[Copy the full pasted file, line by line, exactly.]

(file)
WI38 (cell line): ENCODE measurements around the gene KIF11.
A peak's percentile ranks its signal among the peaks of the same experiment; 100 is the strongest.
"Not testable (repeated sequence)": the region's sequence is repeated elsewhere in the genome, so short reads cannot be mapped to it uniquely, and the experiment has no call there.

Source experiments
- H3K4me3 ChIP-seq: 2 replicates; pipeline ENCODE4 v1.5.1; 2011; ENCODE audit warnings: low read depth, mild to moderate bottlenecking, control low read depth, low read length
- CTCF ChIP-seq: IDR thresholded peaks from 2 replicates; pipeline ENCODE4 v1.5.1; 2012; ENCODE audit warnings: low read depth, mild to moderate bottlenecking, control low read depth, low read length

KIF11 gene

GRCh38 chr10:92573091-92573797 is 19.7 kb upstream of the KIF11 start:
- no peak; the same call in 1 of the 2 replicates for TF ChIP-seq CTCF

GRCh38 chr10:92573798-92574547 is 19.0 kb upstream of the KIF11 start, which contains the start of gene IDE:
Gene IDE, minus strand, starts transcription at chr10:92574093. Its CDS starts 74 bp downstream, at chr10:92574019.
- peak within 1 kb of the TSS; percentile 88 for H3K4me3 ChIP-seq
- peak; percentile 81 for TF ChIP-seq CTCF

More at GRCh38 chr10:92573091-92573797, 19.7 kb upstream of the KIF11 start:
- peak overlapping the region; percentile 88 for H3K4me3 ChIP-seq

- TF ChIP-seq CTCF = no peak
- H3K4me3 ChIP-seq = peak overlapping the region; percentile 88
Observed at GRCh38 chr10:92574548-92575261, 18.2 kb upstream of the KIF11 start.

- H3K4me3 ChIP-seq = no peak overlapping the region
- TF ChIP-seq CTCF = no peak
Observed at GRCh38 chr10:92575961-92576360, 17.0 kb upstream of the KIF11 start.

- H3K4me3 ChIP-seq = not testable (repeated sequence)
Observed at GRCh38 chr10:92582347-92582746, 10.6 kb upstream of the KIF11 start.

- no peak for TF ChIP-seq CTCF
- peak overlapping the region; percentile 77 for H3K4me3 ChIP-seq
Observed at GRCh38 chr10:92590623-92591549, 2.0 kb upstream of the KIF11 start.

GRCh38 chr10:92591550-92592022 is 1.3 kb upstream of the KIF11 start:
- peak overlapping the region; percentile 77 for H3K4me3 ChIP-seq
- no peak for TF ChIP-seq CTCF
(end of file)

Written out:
WI38 (cell line): ENCODE measurements around the gene KIF11.
A peak's percentile ranks its signal among the peaks of the same experiment; 100 is the strongest.
"Not testable (repeated sequence)": the region's sequence is repeated elsewhere in the genome, so short reads cannot be mapped to it uniquely, and the experiment has no call there.

Source experiments
- H3K4me3 ChIP-seq: 2 replicates; pipeline ENCODE4 v1.5.1; 2011; ENCODE audit warnings: low read depth, mild to moderate bottlenecking, control low read depth, low read length
- CTCF ChIP-seq: IDR thresholded peaks from 2 replicates; pipeline ENCODE4 v1.5.1; 2012; ENCODE audit warnings: low read depth, mild to moderate bottlenecking, control low read depth, low read length

KIF11 gene

GRCh38 chr10:92573091-92573797 is 19.7 kb upstream of the KIF11 start:
- no peak; the same call in 1 of the 2 replicates for TF ChIP-seq CTCF

GRCh38 chr10:92573798-92574547 is 19.0 kb upstream of the KIF11 start, which contains the start of gene IDE:
Gene IDE, minus strand, starts transcription at chr10:92574093. Its CDS starts 74 bp downstream, at chr10:92574019.
- peak within 1 kb of the TSS; percentile 88 for H3K4me3 ChIP-seq
- peak; percentile 81 for TF ChIP-seq CTCF

More at GRCh38 chr10:92573091-92573797, 19.7 kb upstream of the KIF11 start:
- peak overlapping the region; percentile 88 for H3K4me3 ChIP-seq

- TF ChIP-seq CTCF = no peak
- H3K4me3 ChIP-seq = peak overlapping the region; percentile 88
Observed at GRCh38 chr10:92574548-92575261, 18.2 kb upstream of the KIF11 start.

- H3K4me3 ChIP-seq = no peak overlapping the region
- TF ChIP-seq CTCF = no peak
Observed at GRCh38 chr10:92575961-92576360, 17.0 kb upstream of the KIF11 start.

- H3K4me3 ChIP-seq = not testable (repeated sequence)
Observed at GRCh38 chr10:92582347-92582746, 10.6 kb upstream of the KIF11 start.

- no peak for TF ChIP-seq CTCF
- peak overlapping the region; percentile 77 for H3K4me3 ChIP-seq
Observed at GRCh38 chr10:92590623-92591549, 2.0 kb upstream of the KIF11 start.

GRCh38 chr10:92591550-92592022 is 1.3 kb upstream of the KIF11 start:
- peak overlapping the region; percentile 77 for H3K4me3 ChIP-seq
- no peak for TF ChIP-seq CTCF